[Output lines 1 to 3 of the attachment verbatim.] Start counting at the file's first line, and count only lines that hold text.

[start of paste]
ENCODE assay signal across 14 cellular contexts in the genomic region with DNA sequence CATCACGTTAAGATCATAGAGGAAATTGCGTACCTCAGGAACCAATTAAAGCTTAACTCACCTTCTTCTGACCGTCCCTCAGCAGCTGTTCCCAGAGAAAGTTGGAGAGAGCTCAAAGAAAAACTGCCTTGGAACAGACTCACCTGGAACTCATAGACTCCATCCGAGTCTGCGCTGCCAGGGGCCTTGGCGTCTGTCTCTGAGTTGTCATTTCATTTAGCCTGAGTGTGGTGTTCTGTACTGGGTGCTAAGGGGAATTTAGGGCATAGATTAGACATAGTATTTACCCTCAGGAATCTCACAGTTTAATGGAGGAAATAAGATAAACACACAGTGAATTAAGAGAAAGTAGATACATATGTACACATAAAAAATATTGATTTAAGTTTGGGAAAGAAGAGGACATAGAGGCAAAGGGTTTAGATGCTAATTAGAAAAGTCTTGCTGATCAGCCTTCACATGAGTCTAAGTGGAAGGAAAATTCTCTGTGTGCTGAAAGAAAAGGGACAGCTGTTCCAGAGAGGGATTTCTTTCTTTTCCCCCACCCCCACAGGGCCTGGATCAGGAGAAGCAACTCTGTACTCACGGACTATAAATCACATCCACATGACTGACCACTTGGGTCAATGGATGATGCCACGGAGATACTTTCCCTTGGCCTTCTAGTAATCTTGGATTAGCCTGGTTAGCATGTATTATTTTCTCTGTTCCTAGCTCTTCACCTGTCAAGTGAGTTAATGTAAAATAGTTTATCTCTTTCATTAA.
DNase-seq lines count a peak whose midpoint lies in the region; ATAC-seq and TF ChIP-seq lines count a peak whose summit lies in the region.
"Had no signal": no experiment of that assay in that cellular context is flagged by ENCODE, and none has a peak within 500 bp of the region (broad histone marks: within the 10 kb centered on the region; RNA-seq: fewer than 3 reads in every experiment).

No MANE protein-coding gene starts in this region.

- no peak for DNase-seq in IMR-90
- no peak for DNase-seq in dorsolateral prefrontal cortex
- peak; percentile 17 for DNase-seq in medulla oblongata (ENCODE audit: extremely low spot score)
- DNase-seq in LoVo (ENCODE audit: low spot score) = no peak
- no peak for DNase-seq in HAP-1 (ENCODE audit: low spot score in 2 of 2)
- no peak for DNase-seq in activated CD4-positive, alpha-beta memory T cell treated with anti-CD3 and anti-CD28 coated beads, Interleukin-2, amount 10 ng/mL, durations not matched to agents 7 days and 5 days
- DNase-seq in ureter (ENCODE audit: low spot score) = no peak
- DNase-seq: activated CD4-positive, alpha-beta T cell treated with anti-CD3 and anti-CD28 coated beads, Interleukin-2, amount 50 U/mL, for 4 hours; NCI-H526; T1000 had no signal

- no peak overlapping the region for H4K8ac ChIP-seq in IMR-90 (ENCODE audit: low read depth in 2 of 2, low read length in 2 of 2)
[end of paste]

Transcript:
ENCODE assay signal across 14 cellular contexts in the genomic region with DNA sequence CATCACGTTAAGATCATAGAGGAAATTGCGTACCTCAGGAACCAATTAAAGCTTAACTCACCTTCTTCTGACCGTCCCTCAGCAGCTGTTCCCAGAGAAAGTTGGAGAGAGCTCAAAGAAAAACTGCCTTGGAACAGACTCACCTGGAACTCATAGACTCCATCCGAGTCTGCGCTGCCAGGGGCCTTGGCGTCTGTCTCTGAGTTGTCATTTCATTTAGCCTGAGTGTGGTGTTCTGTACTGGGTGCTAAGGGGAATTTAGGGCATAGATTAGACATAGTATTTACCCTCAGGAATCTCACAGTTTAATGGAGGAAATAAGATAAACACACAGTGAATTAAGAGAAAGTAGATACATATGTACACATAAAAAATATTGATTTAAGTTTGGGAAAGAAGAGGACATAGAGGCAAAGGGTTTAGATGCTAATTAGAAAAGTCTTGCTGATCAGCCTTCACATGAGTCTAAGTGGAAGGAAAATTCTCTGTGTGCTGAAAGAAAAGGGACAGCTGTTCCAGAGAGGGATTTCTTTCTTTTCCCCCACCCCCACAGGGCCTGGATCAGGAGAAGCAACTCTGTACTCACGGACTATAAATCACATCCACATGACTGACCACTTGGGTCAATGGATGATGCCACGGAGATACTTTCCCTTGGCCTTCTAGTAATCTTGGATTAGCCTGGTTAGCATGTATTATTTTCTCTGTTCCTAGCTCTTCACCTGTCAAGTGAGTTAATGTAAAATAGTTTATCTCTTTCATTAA.
DNase-seq lines count a peak whose midpoint lies in the region; ATAC-seq and TF ChIP-seq lines count a peak whose summit lies in the region.
"Had no signal": no experiment of that assay in that cellular context is flagged by ENCODE, and none has a peak within 500 bp of the region (broad histone marks: within the 10 kb centered on the region; RNA-seq: fewer than 3 reads in every experiment).